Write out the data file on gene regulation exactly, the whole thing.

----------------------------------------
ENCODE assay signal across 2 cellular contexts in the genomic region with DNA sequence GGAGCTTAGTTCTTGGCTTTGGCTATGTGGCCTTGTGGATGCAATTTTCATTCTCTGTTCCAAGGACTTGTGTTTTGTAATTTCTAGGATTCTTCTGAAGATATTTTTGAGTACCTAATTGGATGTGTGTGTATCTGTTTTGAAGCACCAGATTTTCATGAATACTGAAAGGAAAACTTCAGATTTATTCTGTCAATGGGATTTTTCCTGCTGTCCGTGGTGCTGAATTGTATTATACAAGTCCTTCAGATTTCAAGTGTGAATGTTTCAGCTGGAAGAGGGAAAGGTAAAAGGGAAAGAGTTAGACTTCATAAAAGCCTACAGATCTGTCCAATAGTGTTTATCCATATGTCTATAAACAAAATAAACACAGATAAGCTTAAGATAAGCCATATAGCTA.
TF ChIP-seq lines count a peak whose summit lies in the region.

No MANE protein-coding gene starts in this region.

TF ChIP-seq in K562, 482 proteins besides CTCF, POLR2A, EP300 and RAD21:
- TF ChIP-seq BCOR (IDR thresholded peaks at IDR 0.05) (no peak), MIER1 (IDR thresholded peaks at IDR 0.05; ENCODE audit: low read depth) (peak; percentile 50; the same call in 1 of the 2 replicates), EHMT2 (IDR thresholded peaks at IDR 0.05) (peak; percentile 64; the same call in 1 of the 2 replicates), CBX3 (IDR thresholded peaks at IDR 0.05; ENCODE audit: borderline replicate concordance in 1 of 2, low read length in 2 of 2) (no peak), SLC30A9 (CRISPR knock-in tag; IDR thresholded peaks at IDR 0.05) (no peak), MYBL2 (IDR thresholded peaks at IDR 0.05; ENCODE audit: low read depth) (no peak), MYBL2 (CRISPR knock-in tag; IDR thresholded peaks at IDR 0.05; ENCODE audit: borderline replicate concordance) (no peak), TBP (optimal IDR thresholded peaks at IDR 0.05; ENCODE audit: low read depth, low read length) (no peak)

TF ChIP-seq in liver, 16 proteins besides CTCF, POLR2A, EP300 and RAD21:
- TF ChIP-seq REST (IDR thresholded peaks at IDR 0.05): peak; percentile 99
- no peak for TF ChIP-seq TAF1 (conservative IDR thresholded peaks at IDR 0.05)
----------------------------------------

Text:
ENCODE assay signal across 2 cellular contexts in the genomic region with DNA sequence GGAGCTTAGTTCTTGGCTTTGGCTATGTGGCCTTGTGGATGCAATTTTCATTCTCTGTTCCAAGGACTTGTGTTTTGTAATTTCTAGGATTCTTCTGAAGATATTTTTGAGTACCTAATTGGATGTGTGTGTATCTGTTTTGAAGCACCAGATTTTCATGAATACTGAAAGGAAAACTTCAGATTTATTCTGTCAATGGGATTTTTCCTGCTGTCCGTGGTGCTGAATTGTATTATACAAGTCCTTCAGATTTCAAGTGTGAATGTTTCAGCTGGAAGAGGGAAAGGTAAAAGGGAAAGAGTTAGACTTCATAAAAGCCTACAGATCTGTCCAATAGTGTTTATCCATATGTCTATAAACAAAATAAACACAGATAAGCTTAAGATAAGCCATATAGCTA.
TF ChIP-seq lines count a peak whose summit lies in the region.

No MANE protein-coding gene starts in this region.

TF ChIP-seq in K562, 482 proteins besides CTCF, POLR2A, EP300 and RAD21:
- TF ChIP-seq BCOR (IDR thresholded peaks at IDR 0.05) (no peak), MIER1 (IDR thresholded peaks at IDR 0.05; ENCODE audit: low read depth) (peak; percentile 50; the same call in 1 of the 2 replicates), EHMT2 (IDR thresholded peaks at IDR 0.05) (peak; percentile 64; the same call in 1 of the 2 replicates), CBX3 (IDR thresholded peaks at IDR 0.05; ENCODE audit: borderline replicate concordance in 1 of 2, low read length in 2 of 2) (no peak), SLC30A9 (CRISPR knock-in tag; IDR thresholded peaks at IDR 0.05) (no peak), MYBL2 (IDR thresholded peaks at IDR 0.05; ENCODE audit: low read depth) (no peak), MYBL2 (CRISPR knock-in tag; IDR thresholded peaks at IDR 0.05; ENCODE audit: borderline replicate concordance) (no peak), TBP (optimal IDR thresholded peaks at IDR 0.05; ENCODE audit: low read depth, low read length) (no peak)

TF ChIP-seq in liver, 16 proteins besides CTCF, POLR2A, EP300 and RAD21:
- TF ChIP-seq REST (IDR thresholded peaks at IDR 0.05): peak; percentile 99
- no peak for TF ChIP-seq TAF1 (conservative IDR thresholded peaks at IDR 0.05)